27. 27. Follow-up with Student who is Bullying Remove from situation Expect denial Focus on the behavior (not on the person) Inform student about consequences  Apologize to victim and make plan for preventing problem in future  Discuss incident with teacher, administrator, or parent  Pay for damaged belongings  Spend time in office or another classroom  Lose privilege (e.g., unable to play in sports game) Communicate with parents
  28. 28. Communicating with Parents Be timely with communication! Focus on the behavior (not the person) Avoid blaming or judging (expect denial) Emphasize how this type of behavior can be a problem for their child, the other person, and the school environment Inform parent about school response Work together to help child behave in other ways
  29. 29. Follow-up with Student who is Bullied Listen and empathize – allow to tell story Ask how you can work together to support and stop Assure that action will be taken
  30. 30. Ongoing Work with Students who are Bullied  Identify qualities that may make them vulnerable and intervene accordingly  Enhance social support (peers and adults)  Encourage involvement in an activity in which he or she can experience success  “Check in” regularly about bullying  Monitor for signs of depression, suicide, or violence and refer to mental health professional  1-800-273-TALK (Suicide Lifeline)  1-866-4-U-Trevor (Hotline for LGTQ youth)  www.crisischat.org (text)  1-800-KIDS-400 (Buffalo Crisis Services
  31. 31. Ongoing Work with Students who Bully Teach problem-solving to manage emotions Cognitive restructuring for problematic attributions (e.g., “He deserved it;” “Now they know who is in charge”) Assess for other problems (e.g., drugs, suicidality) Increase empathy and perspective taking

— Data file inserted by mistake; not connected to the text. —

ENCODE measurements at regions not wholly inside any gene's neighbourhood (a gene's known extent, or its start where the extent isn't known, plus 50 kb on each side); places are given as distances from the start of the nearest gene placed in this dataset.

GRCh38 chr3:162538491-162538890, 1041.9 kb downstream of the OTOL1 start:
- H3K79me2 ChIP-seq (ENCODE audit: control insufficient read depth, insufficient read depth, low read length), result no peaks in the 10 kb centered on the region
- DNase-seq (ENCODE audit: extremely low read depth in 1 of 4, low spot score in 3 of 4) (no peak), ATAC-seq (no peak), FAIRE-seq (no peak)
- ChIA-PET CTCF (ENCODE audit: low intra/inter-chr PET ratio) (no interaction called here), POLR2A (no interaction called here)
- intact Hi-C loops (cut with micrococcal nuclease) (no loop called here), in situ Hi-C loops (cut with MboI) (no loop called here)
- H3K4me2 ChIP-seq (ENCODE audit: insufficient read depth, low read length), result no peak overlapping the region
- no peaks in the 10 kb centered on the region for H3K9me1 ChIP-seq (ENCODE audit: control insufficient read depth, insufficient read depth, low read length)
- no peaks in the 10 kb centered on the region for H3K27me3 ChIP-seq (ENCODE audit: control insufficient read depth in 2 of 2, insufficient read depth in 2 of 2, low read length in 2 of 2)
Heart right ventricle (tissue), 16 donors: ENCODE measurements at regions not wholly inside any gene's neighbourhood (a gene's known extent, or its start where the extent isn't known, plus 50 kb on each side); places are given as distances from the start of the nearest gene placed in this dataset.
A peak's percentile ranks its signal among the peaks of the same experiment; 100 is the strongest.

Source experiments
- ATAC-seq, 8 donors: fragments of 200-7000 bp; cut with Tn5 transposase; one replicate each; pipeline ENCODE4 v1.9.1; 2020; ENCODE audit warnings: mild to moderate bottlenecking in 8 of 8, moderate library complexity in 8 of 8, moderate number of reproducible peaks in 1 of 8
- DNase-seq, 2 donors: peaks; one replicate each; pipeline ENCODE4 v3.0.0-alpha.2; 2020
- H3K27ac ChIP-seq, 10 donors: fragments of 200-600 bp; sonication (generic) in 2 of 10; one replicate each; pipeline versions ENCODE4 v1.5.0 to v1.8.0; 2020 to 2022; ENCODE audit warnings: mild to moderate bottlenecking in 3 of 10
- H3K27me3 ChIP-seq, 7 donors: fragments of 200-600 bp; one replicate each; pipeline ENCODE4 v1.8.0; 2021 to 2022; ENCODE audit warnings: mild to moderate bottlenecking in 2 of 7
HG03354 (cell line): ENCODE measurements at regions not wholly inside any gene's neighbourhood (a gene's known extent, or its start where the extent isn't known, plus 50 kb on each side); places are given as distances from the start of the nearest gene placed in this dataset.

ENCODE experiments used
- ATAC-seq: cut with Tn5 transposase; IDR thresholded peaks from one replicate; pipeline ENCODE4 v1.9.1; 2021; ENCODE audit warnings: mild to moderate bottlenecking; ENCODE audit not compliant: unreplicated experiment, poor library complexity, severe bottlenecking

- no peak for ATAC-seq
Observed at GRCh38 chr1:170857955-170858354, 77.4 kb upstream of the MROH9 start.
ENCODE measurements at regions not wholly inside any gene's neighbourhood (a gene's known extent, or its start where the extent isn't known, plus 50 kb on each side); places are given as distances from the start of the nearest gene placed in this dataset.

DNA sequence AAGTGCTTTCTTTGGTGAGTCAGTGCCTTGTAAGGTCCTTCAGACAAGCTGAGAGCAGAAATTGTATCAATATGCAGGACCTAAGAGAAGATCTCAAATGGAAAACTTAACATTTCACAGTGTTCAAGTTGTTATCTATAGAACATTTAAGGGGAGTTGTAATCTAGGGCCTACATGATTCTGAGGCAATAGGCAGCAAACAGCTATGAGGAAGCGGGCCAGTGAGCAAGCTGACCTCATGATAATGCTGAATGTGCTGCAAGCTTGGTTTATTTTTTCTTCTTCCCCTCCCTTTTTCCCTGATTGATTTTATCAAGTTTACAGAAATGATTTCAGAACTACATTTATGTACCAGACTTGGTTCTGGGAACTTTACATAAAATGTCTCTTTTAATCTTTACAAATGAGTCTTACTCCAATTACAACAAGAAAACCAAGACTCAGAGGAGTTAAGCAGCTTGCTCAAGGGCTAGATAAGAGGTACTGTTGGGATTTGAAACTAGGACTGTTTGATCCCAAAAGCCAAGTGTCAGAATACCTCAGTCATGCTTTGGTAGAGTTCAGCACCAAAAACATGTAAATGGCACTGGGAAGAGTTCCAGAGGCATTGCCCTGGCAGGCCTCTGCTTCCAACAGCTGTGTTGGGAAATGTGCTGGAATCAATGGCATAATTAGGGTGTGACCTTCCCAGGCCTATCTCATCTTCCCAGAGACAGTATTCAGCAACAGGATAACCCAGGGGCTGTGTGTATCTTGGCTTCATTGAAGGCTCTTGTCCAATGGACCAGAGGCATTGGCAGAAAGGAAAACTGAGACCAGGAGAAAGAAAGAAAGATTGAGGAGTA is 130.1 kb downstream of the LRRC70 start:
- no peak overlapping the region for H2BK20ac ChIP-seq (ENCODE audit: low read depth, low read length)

32. 32. Anti-Bullying Programs Some evidence to support effectiveness of school bullying interventions in enhancing…  Teacher knowledge  Efficacy in intervention skills  Behavior in responding to incidences of bullying  To a lesser extent, reduction of participation of students in bully and victim roles (Merrell, Gueldner, Ross, & Isava, 2008 meta-analysis)
  33. 33. Anti-Bullying Programs On average, bullying decreased by 20- 30% and victimization 17-20% through the use of school-based interventions Best results for programs that are:  intensive and long-lasting  carefully monitored for fidelity of implementation  assessed regularly (2x monthly)  evidence-based  inclusive of parent training activities (Ttofi & Farrington, 2011 meta-analysis)
  34. 34. What DOESN’T Work? Brief assemblies or one-day awareness raising events Zero-tolerance policies  May result in under-reporting bullying  Limited evidence in curbing bullying behavior Peer mediation, peer-led conflict resolution  Many programs that used this approach actually saw an increase in victimization  Grouping children who bully together may actually reinforce this behaviorDodge, Dishion, & Lansford, (2006); Farrington & Ttofi, (2009); Nansel et al., (2001)
  35. 35. Vision for and Highlights fromAlberti Center
  36. 36. Alberti Center Mission To further our understanding and to reduce bullyingabuse in schools byproviding research- based tools toactively change thelanguage, attitudes, and behaviors ofeducators, parents,students, and wider society. Dr. Jean M. Alberti
  37. 37. Current Research Projects Bullying and Wellness Study (Grades 5-8) School Climate and Prevention and Intervention Efforts Regarding Bullying and Harassment  Before and after Dignity Act implementation PREPaRE School Crisis Prevention and Intervention Training Evaluation Past Victimization and Current Attachment in College Students
  38. 38. Proposed Research Projects (grant proposals) Changes in students’ attitudes and bullying behaviors in middle school in relation to schools’ school climate and bullying prevention efforts Effectiveness of social norms and bystander intervention training on peer intervention in bullying and sexual harassment
  39. 39. Translating Research to Practice Website  Resources, presentations, and events! Presentations Media interviews and appearances Quarterly e-newsletters (sign up for our mailing list!) Colloquia and annual conference Education.com Special Edition, “Bullying at School and Online” – good for parents!
  40. 40. Closing (and Opening) "It is the long history of humankind (and animal kind, too) those wholearned to collaborate andimprovise most effectively have prevailed.“ - Charles Darwin Questions? Ideas? Please provide input on needs assessment!!